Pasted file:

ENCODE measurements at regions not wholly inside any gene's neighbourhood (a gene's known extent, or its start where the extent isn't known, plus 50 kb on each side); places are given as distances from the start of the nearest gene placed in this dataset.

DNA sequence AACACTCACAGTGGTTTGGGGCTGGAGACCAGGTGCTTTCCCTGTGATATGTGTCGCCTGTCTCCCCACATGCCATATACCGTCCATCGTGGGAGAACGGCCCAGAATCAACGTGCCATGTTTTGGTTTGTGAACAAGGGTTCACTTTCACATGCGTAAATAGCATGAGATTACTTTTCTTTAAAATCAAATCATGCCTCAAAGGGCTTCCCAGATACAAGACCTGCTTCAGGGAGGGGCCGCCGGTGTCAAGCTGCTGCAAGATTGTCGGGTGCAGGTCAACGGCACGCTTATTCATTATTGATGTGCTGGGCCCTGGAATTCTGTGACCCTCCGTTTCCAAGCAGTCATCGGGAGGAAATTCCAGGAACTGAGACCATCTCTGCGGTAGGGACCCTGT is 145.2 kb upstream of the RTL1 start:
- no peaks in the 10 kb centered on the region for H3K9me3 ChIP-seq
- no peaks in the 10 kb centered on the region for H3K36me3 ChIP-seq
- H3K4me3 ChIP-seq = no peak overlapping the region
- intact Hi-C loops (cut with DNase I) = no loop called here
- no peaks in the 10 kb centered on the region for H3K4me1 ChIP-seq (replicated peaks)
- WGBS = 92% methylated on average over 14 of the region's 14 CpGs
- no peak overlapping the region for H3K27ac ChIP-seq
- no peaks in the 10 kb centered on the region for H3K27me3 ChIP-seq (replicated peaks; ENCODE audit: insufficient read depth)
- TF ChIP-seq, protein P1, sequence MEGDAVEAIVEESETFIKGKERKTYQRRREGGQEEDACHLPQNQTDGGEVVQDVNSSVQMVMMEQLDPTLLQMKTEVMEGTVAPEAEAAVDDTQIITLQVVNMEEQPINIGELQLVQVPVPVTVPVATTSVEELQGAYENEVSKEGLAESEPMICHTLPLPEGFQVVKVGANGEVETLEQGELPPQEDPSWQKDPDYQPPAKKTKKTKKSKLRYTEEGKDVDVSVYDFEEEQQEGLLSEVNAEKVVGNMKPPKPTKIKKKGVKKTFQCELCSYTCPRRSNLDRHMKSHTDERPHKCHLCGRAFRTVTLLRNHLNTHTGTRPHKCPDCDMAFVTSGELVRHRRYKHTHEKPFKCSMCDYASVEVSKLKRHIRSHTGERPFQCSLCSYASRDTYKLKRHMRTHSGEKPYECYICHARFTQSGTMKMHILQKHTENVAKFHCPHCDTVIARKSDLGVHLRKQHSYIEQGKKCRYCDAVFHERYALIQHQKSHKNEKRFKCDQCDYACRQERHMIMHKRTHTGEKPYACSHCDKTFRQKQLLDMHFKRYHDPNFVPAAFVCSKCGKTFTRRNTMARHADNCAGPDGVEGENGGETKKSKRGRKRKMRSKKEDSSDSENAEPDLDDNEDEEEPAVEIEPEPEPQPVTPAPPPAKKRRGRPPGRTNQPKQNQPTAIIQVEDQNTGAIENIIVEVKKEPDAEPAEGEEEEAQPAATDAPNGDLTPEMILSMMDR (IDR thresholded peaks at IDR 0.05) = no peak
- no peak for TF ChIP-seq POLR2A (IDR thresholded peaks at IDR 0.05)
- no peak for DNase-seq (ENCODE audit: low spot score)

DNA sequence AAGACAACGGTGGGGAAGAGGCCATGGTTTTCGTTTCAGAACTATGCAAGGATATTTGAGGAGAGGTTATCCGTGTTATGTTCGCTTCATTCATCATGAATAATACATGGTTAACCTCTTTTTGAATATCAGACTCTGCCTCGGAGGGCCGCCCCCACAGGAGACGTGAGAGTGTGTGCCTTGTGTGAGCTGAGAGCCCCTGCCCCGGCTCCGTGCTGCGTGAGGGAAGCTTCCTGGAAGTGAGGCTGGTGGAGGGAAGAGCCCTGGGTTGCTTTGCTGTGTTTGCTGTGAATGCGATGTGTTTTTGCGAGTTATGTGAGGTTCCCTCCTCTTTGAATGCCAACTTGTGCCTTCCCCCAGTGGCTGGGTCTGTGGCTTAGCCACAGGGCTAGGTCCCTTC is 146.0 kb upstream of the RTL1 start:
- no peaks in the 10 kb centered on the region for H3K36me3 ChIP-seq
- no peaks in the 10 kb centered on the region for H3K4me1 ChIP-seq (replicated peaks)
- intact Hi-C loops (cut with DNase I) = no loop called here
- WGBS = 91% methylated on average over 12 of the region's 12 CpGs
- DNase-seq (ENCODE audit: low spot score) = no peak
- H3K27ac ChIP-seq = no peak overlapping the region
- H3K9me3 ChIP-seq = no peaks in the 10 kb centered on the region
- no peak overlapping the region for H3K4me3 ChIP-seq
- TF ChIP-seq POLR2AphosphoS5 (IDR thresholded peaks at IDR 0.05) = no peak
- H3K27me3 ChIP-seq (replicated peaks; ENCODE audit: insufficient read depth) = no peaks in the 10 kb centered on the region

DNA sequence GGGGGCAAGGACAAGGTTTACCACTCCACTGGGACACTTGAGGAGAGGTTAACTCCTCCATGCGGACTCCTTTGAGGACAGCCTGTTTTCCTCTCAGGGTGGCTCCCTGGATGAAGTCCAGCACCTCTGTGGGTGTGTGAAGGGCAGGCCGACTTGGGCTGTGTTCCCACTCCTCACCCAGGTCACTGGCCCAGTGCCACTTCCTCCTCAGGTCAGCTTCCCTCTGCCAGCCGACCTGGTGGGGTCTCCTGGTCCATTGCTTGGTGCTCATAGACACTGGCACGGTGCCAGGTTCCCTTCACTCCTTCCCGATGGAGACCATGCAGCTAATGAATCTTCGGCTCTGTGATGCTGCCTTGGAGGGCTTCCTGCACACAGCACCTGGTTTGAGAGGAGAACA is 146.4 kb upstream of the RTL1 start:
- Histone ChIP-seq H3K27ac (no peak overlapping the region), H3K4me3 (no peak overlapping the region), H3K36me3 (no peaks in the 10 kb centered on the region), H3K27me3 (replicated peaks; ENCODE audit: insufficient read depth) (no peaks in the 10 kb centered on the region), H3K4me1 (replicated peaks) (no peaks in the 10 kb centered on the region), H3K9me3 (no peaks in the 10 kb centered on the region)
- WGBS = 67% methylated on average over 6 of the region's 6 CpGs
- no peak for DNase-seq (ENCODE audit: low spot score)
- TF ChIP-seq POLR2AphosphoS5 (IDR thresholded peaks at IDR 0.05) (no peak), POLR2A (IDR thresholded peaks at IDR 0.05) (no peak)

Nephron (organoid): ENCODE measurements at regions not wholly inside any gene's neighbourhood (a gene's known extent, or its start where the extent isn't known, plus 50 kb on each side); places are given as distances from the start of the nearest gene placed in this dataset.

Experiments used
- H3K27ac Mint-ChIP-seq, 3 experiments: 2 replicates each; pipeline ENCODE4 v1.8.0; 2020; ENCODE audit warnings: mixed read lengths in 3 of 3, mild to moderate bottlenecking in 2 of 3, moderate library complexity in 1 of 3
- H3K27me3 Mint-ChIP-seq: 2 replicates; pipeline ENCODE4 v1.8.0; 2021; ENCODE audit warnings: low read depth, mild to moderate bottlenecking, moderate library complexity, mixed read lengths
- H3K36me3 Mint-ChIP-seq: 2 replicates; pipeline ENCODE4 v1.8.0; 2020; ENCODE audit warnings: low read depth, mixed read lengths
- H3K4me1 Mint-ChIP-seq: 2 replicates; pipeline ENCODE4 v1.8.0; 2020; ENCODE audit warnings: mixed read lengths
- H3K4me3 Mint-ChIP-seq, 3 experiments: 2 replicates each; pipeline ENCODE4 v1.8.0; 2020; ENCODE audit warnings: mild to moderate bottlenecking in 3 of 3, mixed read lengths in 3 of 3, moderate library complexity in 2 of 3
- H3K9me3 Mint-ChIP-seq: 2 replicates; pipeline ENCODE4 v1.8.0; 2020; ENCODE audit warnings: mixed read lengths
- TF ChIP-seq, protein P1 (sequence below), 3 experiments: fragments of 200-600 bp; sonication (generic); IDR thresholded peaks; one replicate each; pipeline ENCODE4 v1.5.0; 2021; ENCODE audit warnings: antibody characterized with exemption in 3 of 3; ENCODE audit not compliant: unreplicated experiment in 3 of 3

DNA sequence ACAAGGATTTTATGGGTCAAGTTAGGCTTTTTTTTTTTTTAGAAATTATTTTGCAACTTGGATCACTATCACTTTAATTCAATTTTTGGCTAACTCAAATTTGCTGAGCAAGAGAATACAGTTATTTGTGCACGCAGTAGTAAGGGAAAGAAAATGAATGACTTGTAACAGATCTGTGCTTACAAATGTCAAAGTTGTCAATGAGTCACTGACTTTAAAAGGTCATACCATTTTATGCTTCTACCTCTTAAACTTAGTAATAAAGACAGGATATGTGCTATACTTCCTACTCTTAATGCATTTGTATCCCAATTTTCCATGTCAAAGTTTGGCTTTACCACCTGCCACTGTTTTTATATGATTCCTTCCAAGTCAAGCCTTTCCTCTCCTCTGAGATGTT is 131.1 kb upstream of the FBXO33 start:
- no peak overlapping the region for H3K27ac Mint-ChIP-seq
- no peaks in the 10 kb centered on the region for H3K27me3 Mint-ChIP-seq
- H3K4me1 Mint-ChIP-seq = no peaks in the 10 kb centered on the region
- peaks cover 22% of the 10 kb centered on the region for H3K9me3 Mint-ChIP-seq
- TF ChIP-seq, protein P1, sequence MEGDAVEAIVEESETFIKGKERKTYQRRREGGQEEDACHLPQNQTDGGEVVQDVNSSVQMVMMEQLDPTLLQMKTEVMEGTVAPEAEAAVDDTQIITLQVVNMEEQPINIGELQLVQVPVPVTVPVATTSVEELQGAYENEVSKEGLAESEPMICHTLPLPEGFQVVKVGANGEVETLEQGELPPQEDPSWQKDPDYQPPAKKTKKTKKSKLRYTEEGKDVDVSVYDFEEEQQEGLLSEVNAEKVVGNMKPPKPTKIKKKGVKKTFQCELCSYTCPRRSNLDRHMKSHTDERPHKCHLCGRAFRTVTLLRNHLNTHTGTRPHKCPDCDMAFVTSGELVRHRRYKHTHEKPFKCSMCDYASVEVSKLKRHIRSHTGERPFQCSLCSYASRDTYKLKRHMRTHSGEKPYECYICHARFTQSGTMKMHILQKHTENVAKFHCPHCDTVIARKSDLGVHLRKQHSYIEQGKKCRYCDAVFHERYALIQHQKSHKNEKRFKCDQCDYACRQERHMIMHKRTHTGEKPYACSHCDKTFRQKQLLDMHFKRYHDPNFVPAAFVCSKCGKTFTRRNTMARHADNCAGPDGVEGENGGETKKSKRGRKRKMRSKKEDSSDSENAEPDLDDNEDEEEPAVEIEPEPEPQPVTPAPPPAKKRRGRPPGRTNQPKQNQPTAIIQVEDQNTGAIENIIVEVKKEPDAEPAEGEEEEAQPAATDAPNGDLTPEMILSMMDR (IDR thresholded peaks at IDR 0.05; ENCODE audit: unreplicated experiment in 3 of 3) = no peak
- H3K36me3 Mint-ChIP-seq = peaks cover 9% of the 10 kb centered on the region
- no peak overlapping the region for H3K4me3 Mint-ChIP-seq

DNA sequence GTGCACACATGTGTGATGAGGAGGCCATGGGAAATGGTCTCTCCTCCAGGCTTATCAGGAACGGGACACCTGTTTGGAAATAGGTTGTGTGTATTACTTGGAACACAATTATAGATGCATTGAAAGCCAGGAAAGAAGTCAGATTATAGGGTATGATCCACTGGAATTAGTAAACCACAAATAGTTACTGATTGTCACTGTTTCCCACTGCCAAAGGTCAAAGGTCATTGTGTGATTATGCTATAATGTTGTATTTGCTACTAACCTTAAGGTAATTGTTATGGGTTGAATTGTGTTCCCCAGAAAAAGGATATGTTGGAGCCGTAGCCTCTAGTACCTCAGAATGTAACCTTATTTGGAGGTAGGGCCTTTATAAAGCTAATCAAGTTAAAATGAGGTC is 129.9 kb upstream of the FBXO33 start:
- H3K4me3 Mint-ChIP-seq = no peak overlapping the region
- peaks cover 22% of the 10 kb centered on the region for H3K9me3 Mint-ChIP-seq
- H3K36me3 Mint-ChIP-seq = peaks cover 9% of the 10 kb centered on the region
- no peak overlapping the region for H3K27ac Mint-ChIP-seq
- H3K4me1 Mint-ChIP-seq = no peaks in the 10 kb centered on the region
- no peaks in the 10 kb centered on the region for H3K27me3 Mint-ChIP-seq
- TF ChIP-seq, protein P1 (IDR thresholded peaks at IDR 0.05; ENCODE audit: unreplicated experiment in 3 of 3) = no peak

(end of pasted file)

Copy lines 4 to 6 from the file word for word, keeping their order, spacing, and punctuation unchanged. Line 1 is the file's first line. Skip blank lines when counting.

- no peaks in the 10 kb centered on the region for H3K36me3 ChIP-seq
- H3K4me3 ChIP-seq = no peak overlapping the region
- intact Hi-C loops (cut with DNase I) = no loop called here